Troy hotel allows children’s cancer organization to provide safe and happy Halloween

TROY — Each Halloween, the children of the Blood Cancer Foundation of Michigan get to trick-or-treat thanks to hard working foundation members and some dedicated community partners.

Every year, the Embassy Suites hotel in Troy sets up a special Halloween event where children who have cancer or a family member who has cancer can safely enjoy some spooky fun.

“This is our 13th year. We were looking for a good charity to work with and partner with,” said Greg Kroesing, the director of sales and marketing for the Embassy Suites hotel of Troy. “It sort of fell into our lap. Last year, my mother-in-law was stricken with a type of blood cancer, so this really hit home, but this is something we have long championed to try and provide something special for the kids.”

Heidi Grix is the president and CEO of the Blood Cancer Foundation of Michigan, which was formerly known as the Children’s Leukemia Foundation. She believes the accommodations for the kids each year are astounding.

“We have so many fun things for these kids,” Grix said. “The children come in and they are the children who have either had a cancer diagnosis or are the siblings of those who have been diagnosed or the children of an adult who was diagnosed. They check in, they get a bag, and they go door-to-door to all of the differently decorated rooms, so it is like going from house to house for Halloween, it’s just a smaller and much safer environment. The hotel puts on a haunted house, there’s a pumpkin patch set up in one of the rooms where children can choose one and take home with them, a bounce house and more.”

The event is performed as a nonprofit affair.

“This gives them a sense of normalcy. It lets them feel like a kid at a time when they are going through a lot in their lives,” said Kroesing. “We don’t charge (the foundation) a dime. We don’t charge the suite sponsors anything. This is just a nice program and the right thing to do. We just donate the suites, and the sponsors then bring a gift for the foundation’s holiday programs.”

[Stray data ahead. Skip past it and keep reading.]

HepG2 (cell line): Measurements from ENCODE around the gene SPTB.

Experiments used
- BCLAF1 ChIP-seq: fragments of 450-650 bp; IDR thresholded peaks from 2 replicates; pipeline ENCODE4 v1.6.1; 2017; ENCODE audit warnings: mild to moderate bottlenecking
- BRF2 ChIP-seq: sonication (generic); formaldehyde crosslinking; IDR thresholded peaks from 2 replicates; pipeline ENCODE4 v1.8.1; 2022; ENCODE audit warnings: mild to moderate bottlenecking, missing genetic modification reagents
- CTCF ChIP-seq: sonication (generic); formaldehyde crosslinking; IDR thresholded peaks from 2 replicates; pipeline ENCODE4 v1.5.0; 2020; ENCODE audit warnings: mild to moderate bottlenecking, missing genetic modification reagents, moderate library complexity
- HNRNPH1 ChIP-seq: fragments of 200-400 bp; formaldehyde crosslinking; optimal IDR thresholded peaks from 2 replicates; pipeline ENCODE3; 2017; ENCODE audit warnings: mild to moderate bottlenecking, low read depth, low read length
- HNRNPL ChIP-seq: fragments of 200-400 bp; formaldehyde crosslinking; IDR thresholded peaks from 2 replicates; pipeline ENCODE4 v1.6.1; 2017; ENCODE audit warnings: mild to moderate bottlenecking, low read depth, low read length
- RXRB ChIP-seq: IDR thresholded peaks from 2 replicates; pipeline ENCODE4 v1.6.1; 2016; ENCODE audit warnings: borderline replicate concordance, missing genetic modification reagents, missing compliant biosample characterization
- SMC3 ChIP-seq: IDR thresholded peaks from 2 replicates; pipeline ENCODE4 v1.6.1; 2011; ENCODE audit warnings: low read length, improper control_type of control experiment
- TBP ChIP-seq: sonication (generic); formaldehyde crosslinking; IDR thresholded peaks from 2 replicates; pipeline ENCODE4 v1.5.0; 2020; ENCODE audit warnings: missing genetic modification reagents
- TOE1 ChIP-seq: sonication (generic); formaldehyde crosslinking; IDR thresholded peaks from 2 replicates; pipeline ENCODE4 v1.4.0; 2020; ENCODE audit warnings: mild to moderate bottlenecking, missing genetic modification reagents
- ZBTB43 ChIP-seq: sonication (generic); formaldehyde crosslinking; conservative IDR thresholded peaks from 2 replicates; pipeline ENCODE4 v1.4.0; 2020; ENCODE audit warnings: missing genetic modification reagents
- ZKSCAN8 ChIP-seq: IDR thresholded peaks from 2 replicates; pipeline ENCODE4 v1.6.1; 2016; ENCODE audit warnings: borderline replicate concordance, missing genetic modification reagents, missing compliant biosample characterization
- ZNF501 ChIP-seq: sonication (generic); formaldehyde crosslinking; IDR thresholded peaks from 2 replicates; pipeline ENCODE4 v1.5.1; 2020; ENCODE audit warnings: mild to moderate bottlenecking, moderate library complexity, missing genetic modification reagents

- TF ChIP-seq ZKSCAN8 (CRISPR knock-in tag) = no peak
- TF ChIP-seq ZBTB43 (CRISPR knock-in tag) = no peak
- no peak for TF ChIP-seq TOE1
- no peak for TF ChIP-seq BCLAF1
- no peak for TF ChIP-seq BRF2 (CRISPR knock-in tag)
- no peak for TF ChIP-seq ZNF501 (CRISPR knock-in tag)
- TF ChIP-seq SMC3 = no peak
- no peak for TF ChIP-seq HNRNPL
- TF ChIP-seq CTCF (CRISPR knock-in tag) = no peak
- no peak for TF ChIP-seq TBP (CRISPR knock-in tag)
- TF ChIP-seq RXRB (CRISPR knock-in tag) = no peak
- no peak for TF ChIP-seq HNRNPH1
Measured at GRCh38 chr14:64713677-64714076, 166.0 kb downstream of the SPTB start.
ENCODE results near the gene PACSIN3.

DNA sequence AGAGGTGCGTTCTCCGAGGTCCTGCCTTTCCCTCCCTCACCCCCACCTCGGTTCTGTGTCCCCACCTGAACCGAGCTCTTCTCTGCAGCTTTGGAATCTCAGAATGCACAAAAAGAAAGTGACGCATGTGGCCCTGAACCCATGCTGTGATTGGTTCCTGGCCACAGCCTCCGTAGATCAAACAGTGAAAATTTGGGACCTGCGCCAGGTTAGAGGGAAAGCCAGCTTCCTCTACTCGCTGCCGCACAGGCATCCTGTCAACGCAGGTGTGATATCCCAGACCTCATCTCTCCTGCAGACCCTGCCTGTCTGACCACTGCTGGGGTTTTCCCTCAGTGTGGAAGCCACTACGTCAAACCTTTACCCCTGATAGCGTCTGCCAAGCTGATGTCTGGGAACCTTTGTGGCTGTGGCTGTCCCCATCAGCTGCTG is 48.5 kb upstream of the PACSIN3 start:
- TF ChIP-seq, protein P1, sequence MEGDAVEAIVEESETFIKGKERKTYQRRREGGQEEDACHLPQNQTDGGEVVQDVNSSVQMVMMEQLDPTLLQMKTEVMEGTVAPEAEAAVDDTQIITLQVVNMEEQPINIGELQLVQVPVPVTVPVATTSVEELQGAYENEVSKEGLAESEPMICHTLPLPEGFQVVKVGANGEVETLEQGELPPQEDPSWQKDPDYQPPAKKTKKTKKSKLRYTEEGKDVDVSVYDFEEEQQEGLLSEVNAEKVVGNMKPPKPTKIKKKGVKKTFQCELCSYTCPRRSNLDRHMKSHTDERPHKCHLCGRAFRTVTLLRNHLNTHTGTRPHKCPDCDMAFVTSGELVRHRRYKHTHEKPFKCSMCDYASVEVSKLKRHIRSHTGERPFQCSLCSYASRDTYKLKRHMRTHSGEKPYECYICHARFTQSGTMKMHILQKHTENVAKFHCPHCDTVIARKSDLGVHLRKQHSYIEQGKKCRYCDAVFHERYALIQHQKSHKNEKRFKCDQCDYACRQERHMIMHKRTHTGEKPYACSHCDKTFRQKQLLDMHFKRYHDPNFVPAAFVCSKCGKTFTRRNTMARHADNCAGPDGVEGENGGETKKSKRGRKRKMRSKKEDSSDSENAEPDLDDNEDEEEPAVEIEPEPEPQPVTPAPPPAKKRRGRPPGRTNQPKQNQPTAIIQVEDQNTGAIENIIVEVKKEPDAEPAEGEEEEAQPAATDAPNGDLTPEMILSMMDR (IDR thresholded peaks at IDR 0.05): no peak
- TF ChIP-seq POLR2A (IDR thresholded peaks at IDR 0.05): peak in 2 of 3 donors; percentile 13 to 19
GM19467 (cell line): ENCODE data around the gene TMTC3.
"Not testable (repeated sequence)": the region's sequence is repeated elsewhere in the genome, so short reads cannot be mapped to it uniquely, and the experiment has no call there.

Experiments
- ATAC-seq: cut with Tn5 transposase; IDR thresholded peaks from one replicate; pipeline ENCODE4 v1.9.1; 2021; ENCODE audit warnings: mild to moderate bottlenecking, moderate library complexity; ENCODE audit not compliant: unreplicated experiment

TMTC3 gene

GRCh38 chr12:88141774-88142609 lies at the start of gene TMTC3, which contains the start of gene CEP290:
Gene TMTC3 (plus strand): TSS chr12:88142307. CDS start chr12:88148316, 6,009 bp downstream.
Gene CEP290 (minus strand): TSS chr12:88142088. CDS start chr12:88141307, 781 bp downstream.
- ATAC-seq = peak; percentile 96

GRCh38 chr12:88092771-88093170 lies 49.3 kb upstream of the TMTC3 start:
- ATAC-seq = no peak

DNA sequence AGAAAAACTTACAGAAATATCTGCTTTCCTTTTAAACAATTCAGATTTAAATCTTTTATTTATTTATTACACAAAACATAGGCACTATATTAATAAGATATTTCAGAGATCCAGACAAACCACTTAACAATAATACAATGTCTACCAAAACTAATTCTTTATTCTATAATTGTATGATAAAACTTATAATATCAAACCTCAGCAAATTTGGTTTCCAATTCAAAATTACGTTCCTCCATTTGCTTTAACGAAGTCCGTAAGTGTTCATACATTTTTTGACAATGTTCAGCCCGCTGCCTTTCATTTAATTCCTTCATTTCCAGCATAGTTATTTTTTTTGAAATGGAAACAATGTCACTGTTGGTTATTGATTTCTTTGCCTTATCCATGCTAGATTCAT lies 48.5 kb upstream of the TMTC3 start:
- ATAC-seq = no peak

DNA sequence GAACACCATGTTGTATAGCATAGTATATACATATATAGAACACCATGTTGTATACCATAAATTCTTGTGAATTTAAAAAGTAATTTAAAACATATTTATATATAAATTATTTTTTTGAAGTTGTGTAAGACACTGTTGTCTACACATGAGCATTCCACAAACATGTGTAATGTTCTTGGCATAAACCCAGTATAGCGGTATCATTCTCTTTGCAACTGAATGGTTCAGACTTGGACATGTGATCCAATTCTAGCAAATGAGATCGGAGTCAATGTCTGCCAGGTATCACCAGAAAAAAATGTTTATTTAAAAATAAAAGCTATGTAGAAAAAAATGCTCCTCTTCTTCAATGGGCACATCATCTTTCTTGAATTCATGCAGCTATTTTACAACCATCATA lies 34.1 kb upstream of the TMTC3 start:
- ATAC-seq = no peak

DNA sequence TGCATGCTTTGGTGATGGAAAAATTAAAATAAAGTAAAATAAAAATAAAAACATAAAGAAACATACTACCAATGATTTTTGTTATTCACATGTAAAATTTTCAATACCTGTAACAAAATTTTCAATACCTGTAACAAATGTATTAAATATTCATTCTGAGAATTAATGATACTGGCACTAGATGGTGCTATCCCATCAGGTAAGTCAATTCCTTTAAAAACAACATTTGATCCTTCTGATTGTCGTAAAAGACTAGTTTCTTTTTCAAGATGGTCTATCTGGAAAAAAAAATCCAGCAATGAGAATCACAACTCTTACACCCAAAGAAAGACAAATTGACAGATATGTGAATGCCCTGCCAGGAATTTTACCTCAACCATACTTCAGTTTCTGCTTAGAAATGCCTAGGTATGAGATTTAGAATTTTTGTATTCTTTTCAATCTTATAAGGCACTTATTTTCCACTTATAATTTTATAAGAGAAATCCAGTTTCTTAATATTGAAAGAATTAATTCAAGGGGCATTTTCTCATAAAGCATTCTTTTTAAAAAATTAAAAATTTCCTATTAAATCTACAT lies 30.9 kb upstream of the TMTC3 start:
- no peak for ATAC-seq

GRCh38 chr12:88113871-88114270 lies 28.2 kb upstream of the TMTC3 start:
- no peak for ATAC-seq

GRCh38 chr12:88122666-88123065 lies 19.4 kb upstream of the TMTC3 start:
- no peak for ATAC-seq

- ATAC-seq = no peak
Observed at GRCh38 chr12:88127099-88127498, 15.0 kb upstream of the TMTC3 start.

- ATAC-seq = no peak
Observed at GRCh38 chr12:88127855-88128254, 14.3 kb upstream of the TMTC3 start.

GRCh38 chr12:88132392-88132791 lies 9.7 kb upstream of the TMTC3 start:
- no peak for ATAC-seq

Concerns over exposure to too many people or others not taking health precautions into account can loom large for someone going through cancer treatment, since their immune system can be significantly weakened. Such concerns aren’t as scary at the Embassy Suites event.

“We have done this event many years, and our sponsor, the Embassy Suites Hotel, invites companies to take a room and decorate it so our kids can trick-or-treat and do it in a place where there aren’t a lot of germs and where they can have fun and be safe,” said Grix.

She said the community value it provides also shouldn’t be underestimated.

“Aside from it being safe, it’s a wonderful opportunity for our group to be by themselves,” said Grix. “Oftentimes, for people who are fighting a blood cancer, of which there are about 200 different types, it’s nice to be with people who have been where you are because it gives you the chance to form these instant bonds and talk about what you’ve been through, where you are and what is coming next.”

Julia and Zack Fallstich were present with their children, Maxwell and Margaret. Julia said this event means a lot to her kids.

“We’ve been coming since 2017,” she remarked. “It’s a great event. It’s (my children’s) favorite event they’ve been to through the foundation. This one we look forward to every year. It’s probably the first event we went to after Maxwell was diagnosed, and it’s been amazing every year we’ve come.”

She added that having a safe event where they don’t have to worry about the extra concerns they often have to account for is a huge relief.

“It definitely gives you something to look forward to where you know when you get there that you don’t have to worry about people coughing in your face or no one being cautious,” said Julia. “Everyone here is mindful of what everybody is going through and is trying to keep everyone safe.”

Grix added that small gestures like this can be a big step for families confronting such challenging times.

“Blood cancer is a difficult disease to fight, whether it’s a three-year treatment or a treatment that takes the length of your life,” she explained. “Some are chronic conditions, which never go away. So, the important thing for us is to provide emotional support, financial support, social support and help families to feel a little bit normal and help them get through to the other side, whether that is keeping the lights on, making sure the heat stays on in the winter, and so forth.”

Story By: Brendan Losinski at Troy Times

Published: 10/23/2023

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